Jibrin Musa’s health took a turn for the worse when he was just seven months old. His mother rushed him to the Gundale Ward Primary Health Care (PHC) facility in the Shongom LGA of Gombe State, where she explained to the health worker that her child had been experiencing watery stools for over a week. Despite trying traditional remedies recommended by her mother-in-law, Jibrin’s condition only worsened. He refused to eat, grew weaker, and eventually fainted, leaving his mother desperate for help.
As it happened, the health worker on duty at the PHC was an NHED-ANRiN service provider who quickly attended to Jibrin and enrolled him in the program. The service provider administered the Zinc/ORS supplements and other vitamin treatments to Jibrin, who slowly started to recover.
Jibrin’s mother was overjoyed to report that within a few hours of taking the prescribed dose of ORS, her child’s frequent stools stopped. She had never seen such a condition resolve so quickly, and she was grateful to the NHED-ANRiN service provider for their timely intervention. The mother acknowledged that the programme had given Jibrin a new lease on life, and she was relieved to see her child healthy and happy again.
A 2018 Nigeria Demography and Health Survey stated that malnutrition is largely concentrated in Nigeria’s northern states malnutrition.
Buttressing this further, a UNICEF report noted that, “The States in northern Nigeria are the most affected by the two forms of malnutrition – stunting and wasting. High rates of malnutrition pose significant public health and development challenges for the country. Stunting, in addition to an increased risk of death, is also linked to poor cognitive development, a lowered performance in education and low productivity in adulthood – all contributing to economic losses estimated to account for as much as 11 percent of Gross Domestic Product (GDP).”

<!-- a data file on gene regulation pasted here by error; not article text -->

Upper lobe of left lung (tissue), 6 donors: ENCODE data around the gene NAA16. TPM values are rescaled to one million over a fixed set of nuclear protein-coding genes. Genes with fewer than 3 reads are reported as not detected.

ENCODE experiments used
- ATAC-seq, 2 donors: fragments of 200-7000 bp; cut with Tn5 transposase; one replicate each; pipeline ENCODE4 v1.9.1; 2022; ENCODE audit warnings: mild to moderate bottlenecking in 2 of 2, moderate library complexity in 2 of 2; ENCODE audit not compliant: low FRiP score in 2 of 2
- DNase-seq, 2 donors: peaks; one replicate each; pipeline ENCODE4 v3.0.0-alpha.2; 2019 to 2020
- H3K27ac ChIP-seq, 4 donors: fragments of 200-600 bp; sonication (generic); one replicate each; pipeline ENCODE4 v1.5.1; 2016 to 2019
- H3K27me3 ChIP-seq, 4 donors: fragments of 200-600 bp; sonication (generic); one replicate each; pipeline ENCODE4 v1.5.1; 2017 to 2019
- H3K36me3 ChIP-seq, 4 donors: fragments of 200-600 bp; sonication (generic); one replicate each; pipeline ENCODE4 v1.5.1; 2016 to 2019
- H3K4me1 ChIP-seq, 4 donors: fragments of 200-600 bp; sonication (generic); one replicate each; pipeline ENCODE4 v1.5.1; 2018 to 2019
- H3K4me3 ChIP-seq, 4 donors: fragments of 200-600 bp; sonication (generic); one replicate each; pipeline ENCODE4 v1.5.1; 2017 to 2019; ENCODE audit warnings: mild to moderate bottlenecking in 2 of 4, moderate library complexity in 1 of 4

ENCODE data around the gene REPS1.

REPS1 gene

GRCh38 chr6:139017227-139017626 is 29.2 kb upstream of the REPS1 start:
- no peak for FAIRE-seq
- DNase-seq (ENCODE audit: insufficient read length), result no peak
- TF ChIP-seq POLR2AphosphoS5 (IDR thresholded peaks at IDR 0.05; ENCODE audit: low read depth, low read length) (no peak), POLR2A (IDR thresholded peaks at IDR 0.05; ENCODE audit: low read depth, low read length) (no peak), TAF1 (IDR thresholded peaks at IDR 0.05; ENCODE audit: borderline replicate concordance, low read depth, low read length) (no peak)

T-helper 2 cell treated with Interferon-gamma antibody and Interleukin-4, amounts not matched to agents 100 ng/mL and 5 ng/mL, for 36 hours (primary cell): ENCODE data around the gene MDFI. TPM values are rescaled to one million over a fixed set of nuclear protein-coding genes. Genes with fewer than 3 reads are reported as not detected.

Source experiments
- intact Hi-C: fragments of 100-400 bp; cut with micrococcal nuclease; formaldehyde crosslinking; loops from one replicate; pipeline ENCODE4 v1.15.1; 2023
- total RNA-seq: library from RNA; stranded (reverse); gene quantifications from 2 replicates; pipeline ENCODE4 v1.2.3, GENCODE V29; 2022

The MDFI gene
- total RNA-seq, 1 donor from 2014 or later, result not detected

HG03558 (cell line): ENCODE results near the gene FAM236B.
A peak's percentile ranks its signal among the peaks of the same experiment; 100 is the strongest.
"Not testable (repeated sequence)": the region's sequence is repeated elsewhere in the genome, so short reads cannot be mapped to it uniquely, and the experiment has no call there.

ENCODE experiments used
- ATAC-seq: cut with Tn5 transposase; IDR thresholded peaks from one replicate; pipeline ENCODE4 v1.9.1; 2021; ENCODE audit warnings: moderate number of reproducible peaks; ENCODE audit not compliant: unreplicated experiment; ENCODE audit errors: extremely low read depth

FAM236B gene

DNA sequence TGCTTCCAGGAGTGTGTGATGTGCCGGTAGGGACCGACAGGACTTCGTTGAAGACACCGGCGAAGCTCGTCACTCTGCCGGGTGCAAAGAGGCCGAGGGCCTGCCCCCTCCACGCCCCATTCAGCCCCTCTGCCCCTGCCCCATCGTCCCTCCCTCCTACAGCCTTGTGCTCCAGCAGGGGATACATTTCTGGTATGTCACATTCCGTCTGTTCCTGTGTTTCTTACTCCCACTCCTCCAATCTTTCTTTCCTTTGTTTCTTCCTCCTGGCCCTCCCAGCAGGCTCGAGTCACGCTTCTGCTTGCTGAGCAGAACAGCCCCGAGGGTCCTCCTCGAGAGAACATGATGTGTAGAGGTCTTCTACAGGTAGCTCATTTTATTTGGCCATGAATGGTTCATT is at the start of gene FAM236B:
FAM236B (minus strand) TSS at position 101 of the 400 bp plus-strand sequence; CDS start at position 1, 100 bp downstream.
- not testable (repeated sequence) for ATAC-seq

At the individual level, malnutrition leads to impaired physical development, noted a 2021 article in Conversation Africa. According to it, malnutrition “has long-term effects on cognitive development, educational performance and economic productivity in adulthood and on maternal reproductive outcomes. Malnutrition also weakens the immune system. It results in a higher risk of severe infectious diseases, including diarrhoea and pneumonia.”
The main underlying causes of wasting include poor access to appropriate healthcare, lack of food security, inappropriate feeding practices, among others, noted the US National Library of Medicine. These issues lead to further medical complications, not only in children under five, but also in pregnant mothers and resultant adverse effects on their families.